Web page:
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But something momentous is afoot: Gov. Ed Rendell and lawmakers have entered the down-to-business negotiating phase of the budget after weeks of posturing, name-calling, finger-pointing and positioning.

It may be the most delicate time for Rendell and his fledgling administration, when he must decide whether to face the summer with half-a-loaf's worth of accomplishments or engage the Republican-controlled Legislature in a battle of inches that could last all summer.

"I'm optimistic we can work out something that meets my goals and satisfies the leadership" in the Legislature, Rendell said. "We're doing OK so far."

However, left to be resolved is the most ambitious legislative agenda in decades, including:

Property tax reform: Rendell wants to raise the state income tax 34 percent, partially to pay for an average 30 percent reduction in local school property taxes. Republicans prefer a local tax shift. They would mandate district-by-district referendums on raising local earned income taxes to pay for corresponding property tax decreases.

Education reforms: Rendell is seeking $668 million in new education programs, including all-day kindergarten, preschool, lower class sizes and tutoring funds. Republicans have approved $40 million for tutoring and $15 million for Head Start, a preschool program. The fight is over how much to spend.

The administration's economic stimulus package: Rendell wants to float $2 billion in bonds to lend to companies, including high-risk start-ups. The Republicans passed a package that starts at $1.1 billion but isn't capped. Lawmakers say this is the easiest problem to fix in negotiations. Both sides want it, and negotiations will be over relatively minor details.

Slot machines: Rendell has pressed for 3,000 heavily taxed slot machines at each of the four horse racetracks in the state, which he says will raise $770 million a year to pay for his programs. Republicans in the Senate passed it, after a strenuous two-month behind-closed-doors battle. But House Republicans are prepared to try to kill it by adding land-based casinos, riverboat gambling and other gaming options to the bill.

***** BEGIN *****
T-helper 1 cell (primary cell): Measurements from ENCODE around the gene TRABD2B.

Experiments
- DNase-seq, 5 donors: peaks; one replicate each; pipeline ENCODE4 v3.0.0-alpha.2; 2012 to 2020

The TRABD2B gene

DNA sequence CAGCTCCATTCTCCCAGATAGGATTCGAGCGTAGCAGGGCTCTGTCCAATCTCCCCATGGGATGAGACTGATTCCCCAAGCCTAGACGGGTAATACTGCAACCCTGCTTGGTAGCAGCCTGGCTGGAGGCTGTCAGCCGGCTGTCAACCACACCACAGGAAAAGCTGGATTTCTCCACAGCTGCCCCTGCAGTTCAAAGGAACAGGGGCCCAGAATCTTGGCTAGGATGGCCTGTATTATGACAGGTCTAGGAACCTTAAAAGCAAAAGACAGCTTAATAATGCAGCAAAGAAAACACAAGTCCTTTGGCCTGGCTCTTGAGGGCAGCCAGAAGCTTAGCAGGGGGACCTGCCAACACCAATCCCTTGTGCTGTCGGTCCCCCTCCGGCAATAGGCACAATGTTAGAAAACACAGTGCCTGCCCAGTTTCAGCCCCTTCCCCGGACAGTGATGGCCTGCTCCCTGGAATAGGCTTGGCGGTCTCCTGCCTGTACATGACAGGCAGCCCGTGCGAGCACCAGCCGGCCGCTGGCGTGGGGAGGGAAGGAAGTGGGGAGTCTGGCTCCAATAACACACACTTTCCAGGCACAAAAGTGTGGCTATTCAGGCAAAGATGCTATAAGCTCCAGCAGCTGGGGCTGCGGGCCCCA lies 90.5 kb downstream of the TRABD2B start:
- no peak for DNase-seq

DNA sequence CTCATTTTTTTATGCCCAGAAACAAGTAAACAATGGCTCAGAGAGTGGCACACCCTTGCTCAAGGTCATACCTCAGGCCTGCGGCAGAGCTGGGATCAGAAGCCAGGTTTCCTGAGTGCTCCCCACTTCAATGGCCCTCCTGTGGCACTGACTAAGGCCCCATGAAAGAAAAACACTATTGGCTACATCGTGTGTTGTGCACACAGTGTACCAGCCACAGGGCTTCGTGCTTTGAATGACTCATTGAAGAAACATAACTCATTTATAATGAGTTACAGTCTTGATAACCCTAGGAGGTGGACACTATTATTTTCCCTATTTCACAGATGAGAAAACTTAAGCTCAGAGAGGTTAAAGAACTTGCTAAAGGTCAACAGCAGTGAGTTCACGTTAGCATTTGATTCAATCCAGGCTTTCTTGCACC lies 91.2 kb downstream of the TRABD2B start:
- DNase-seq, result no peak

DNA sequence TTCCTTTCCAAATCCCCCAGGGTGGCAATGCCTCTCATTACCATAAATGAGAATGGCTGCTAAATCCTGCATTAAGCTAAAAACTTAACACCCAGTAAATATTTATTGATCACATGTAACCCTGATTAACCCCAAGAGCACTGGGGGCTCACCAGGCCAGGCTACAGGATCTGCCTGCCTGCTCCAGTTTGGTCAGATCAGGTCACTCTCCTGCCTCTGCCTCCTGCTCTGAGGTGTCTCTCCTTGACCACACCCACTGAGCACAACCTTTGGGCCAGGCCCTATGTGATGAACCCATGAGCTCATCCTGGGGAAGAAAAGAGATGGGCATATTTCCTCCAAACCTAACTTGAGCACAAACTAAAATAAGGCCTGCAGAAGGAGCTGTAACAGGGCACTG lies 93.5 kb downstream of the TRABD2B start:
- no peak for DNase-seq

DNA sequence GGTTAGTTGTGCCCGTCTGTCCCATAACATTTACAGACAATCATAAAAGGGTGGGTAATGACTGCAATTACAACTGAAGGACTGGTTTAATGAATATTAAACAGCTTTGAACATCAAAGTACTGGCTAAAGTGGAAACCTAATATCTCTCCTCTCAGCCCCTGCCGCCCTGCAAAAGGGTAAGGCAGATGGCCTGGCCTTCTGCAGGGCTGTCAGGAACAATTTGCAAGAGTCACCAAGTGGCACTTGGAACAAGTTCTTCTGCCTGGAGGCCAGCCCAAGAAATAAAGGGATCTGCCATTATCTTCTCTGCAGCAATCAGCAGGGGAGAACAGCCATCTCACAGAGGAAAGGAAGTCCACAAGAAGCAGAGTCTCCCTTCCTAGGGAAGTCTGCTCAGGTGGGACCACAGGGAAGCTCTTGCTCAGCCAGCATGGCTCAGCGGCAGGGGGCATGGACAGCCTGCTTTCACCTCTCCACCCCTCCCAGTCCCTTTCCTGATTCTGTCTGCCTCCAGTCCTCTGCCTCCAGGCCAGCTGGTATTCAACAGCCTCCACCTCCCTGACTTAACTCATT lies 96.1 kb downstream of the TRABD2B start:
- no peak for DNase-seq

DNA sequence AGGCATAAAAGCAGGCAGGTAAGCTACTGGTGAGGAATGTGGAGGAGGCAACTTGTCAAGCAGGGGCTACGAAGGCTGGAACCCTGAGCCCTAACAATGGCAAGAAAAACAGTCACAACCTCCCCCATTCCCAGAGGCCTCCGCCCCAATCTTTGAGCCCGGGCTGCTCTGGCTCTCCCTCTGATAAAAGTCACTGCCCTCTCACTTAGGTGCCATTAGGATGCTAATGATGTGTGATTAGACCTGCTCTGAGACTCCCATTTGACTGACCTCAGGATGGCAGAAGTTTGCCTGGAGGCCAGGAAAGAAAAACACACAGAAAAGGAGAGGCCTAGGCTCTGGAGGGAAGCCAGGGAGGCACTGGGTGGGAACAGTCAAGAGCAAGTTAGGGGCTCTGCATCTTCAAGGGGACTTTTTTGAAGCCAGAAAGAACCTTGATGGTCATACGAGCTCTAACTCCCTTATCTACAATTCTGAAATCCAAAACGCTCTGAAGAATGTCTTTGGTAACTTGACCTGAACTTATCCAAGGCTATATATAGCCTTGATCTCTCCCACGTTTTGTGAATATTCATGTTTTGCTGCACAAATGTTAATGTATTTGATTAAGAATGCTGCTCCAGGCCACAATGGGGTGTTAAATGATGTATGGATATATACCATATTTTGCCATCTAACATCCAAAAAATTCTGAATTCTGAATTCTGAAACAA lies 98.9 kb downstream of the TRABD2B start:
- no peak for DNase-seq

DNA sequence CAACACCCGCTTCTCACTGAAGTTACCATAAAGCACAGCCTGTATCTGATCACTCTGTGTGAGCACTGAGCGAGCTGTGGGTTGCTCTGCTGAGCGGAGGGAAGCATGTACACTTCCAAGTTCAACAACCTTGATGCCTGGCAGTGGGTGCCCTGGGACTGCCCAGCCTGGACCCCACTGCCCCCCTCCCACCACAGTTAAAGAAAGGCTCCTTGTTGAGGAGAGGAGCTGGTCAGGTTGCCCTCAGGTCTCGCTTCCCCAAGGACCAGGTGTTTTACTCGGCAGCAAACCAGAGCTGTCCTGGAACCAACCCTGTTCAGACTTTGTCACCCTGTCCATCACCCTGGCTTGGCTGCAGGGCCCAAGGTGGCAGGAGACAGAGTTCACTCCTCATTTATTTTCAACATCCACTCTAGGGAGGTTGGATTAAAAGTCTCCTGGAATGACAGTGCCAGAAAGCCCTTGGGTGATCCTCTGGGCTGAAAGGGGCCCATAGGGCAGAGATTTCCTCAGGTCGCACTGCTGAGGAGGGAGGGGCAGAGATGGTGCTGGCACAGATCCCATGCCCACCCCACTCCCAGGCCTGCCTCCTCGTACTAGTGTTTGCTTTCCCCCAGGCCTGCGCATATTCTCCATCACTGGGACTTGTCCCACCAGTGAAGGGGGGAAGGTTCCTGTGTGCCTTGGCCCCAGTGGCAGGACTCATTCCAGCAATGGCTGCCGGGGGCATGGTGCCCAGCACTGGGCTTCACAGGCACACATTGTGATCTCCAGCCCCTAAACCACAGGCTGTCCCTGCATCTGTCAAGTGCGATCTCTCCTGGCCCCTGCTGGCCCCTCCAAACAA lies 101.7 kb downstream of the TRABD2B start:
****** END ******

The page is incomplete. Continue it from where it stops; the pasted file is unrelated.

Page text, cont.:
Democrat Rendell and the Republicans who control the House and Senate disagree over why so much remains to be done on the eve of the 2003-04 fiscal year. The two sides have met just a few times so far.

Rendell said that's because the heavy lifting is just starting. "We've made real progress in our talks," he said.

But GOP officials complain that the administration isn't taking the deadline serious enough.

"I'd say for the most part, these meetings have been basically formalities," said Steve Miskin, spokesman for House Majority Leader Sam Smith, R-Jefferson. "That's just my opinion."

And Drew Crompton, a top aide to Senate President Pro Tempore Robert Jubelirer, R-Blair, has been so frustrated at the lack of progress that for the last two weeks he has made mention of the budget deadline date every chance he gets.

"I start every meeting shaking hands and saying, "Hello, today is June 24th, or today is June 25th,"' he said. "Negotiations are not nearly as far along as they should be and we don't think it's our fault."

Late last week, House leaders acknowledged that their summer vacation plans may be shot, and scheduled 22 voting sessions for the month of July. Every weekday except the Fourth of July is scheduled for possible votes.

Conversations with political experts suggest that the state drifts into difficult straits at least once a decade, dating to at least the 1970s, when former Democratic Gov. Milton Shapp and a Democratic General Assembly wrestled over a summer-long budget crisis.

Circumstances repeated themselves in 1983 under Republican Gov. Dick Thornburgh and again in 1991 under Democrat Robert P. Casey Sr. Both men faced income tax hikes from legislatures not controlled by their parties, said Millersville political analyst G. Terry Madonna.

Both years the debate raged through the summer and ended with income tax hikes.

Although Rendell in 2003 also is seeking an income tax hike, he faces the additional challenge of ramming an ambitious reform package through a General Assembly that, when it accepts change at all, accepts it only begrudgingly.

"In those days, it was the fiscal stability of the state," Madonna said of the Thornburgh and Casey budget wars. "This is about Ed Rendell's agenda and whether the Legislature adopts some or all of it."